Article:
There’s no standard treatment for reactive attachment disorder, but everyone who interacts with the child on a regular basis must be involved. Goals of treatment are to help ensure a safe and stable living situation and to develop positive interactions and strengthen attachments with parents and caregivers.
For Mya, her RAD stemmed from an extreme lack of stability. She was often sick with minor infections that were never treated, was injured by other children in the foster homes, and never had the chance to call someplace home. Since being adopted, Mya was given a complete physical and all medical issues had been addressed, she had been provided with her own room that no one else invaded, and her parents referred to their house as home as often as possible, encouraging Mya to call it home as well.
Logan needed consistent caregivers to develop stable attachments. His early life was dull, sterile, and lonely. Working with a therapist, his adoptive parents provided a positive, interactive, and stimulating environment for Logan. They made every effort to never leave him alone – except at bedtime – and engaged with him through playtime and learning activities.
Jesse’s lack of physical touch left him bereft of the basic human need for relationships with other humans. Jesse’s parents were encouraged to increase the chances of bonding by being nurturing, responsive, and caring at all times. They held him as often as possible, being generous with hugs and kisses, while at the same time being patient enough to not overwhelm Jesse with sensory overload.
All families who care for a child with reactive attachment disorder should participate in both individual and family counseling. This can begin by educating parents and caregivers about the child’s condition and offering parenting skills classes that address children with special needs.
As difficult as life is for the child with reactive attachment disorder, it is also very exhausting and challenging for the caregivers and families.
Coping with RAD
Parents and caregivers of children with reactive attachment disorder can find it hard to cope. They may feel like the child doesn’t love them — or that it’s hard to like the child sometimes. These are perfectly normal reactions that no parent or caregiver should feel ashamed of or try to hide. These are just the types of feelings you want to deal with in family counseling or individual therapy.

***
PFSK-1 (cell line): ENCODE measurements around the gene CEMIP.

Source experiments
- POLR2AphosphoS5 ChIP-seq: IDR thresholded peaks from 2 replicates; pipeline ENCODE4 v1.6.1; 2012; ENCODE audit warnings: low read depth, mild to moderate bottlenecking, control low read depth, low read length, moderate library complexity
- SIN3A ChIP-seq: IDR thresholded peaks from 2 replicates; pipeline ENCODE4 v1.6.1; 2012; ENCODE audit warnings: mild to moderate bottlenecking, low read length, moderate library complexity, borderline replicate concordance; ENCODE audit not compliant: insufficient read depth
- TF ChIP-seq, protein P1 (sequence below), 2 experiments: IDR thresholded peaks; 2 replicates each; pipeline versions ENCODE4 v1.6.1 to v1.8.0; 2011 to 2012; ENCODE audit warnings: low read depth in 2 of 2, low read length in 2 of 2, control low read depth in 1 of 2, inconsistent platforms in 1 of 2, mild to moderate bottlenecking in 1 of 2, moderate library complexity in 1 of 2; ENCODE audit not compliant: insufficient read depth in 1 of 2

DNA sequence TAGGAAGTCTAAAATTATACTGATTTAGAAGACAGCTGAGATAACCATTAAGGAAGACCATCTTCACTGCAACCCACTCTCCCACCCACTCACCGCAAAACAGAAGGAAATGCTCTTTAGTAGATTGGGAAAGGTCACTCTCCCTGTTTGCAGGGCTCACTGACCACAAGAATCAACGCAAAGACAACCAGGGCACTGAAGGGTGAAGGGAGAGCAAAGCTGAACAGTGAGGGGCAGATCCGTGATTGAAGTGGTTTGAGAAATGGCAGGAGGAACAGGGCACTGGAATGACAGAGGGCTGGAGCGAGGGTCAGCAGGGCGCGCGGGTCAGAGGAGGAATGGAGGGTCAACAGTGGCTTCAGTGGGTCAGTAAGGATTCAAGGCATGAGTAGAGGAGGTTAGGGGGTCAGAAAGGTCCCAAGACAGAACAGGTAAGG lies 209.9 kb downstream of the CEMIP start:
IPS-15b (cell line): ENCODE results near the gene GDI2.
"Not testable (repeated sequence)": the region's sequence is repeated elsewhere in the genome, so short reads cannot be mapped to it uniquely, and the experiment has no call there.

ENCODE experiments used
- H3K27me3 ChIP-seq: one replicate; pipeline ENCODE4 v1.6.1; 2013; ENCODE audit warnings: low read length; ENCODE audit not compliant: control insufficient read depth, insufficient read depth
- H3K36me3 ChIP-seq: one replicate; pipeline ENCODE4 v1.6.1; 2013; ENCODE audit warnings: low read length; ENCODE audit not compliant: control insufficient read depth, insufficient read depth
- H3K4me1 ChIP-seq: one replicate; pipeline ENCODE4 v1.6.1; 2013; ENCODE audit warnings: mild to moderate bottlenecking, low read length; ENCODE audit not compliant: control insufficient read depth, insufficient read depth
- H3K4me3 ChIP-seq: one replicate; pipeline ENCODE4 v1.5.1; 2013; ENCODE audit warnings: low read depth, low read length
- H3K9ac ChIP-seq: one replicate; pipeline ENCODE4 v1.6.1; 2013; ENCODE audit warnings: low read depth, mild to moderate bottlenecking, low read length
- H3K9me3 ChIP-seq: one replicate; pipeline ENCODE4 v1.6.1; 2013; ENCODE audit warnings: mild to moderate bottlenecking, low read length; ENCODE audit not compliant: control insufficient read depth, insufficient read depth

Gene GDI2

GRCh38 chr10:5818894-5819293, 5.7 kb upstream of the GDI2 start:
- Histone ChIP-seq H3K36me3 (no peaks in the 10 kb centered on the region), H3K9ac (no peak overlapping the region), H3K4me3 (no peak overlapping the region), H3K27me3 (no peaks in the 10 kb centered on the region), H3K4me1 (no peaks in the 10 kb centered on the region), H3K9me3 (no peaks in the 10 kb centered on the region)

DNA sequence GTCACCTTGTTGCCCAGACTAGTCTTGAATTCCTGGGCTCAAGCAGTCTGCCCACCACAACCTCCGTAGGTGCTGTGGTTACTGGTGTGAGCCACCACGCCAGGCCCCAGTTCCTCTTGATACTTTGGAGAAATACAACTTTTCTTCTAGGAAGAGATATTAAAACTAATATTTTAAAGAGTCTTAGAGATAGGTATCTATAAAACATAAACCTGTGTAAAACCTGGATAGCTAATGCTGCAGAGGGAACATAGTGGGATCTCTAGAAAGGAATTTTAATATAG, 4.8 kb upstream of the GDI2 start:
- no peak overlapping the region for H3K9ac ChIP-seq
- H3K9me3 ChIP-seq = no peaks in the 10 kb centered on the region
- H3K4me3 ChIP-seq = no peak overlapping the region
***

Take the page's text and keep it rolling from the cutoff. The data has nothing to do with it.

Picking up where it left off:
You can begin by educating yourself and your family about reactive attachment disorder and ask your pediatrician about resources. “If your child has a background that includes institutions or foster care, consider checking with relevant social service agencies for educational materials and resources.” There are dozens if not hundreds of resources out there for parents in this situation.
It is also important to find someone to give you a break from time to time. You do not want to burn out because you ignored self-care. But keep it in the family. Don’t bring a stranger in to watch the child while you take some me time. And practice stress management. Practicing yoga or meditation can help you relax and if you’re into sports or weight-training, those are great stress relievers as well.
Mya’s parents dove headfirst into her treatment. For weeks on end they took her to therapy, gave her special attention, and doted on her. It was exhausting. Finally, one weekend, Mya’s mother hit her breaking point and began sobbing uncontrollably. She and her husband agreed that every Saturday, they would take turns having me time away from the home; it may seem strange to schedule me time, but sometimes it’s the best option.
Logan’s parents ran into a similar situation. Logan was not only struggling with RAD, but he still had lingering affects from being born addicted to drugs. So not only did they deal with RAD, but Logan needed special medications and countless doctor visits to maintain a healthy life. Logan’s mom and dad knew there were other parents like them, so once a month, they went to a support group for parents of children born addicted to drugs.
Jesse’s family was the luckiest. Even though Jesse spent months with very little human contact, once he was home and his parents knew his diagnosis, the whole family (including extended relatives who helped care for him) joined in family counseling, learned about RAD and how to treat it, and created a whole program and routine for the house that took Jesse’s condition into consideration. That way, no one burned out.
Reactive Attachment Disorder is an incredibly tough diagnosis for a family. But knowing the roots of the disorder and how best to treat it can help the child lead a normal life with exceptionally healthy relationships.